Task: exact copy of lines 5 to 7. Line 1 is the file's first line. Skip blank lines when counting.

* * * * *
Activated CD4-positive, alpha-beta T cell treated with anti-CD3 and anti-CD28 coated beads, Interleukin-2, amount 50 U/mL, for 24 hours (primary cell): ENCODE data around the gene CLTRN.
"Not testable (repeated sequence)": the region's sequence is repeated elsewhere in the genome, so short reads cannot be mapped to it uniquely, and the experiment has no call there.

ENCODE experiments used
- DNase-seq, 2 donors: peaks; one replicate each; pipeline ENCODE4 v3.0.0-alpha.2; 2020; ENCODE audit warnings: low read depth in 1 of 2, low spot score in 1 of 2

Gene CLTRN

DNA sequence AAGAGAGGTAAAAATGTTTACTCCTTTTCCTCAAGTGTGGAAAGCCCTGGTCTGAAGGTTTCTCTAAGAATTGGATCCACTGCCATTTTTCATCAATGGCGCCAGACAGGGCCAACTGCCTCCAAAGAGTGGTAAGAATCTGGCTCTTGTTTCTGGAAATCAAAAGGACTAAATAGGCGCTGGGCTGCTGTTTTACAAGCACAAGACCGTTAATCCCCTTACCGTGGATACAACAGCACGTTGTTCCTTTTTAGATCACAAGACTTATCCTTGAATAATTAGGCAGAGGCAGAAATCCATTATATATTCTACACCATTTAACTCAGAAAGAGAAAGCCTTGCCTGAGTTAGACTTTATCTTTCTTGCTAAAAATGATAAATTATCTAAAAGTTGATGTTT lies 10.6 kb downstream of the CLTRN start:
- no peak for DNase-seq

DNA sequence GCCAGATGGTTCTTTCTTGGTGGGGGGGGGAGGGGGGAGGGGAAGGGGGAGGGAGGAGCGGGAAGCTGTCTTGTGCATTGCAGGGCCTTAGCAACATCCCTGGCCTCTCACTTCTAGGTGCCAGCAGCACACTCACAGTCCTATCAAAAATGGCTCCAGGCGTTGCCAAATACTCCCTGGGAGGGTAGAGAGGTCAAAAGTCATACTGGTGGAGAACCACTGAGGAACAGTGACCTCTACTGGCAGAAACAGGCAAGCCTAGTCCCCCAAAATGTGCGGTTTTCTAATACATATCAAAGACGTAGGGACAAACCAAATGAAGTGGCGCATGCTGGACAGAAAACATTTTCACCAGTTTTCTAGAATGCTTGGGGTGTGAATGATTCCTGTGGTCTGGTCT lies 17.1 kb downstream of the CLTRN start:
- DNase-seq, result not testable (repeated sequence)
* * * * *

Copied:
Gene CLTRN

DNA sequence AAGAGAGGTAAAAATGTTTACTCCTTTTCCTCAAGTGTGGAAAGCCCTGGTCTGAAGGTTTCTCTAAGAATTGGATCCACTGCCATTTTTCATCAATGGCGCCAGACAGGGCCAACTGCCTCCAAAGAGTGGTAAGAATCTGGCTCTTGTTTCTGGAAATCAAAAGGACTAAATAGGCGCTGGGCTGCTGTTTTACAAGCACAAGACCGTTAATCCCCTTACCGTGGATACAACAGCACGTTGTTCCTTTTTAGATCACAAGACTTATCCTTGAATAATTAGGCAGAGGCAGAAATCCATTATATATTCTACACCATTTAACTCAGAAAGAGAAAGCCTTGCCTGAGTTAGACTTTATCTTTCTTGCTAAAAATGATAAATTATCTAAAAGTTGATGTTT lies 10.6 kb downstream of the CLTRN start:
- no peak for DNase-seq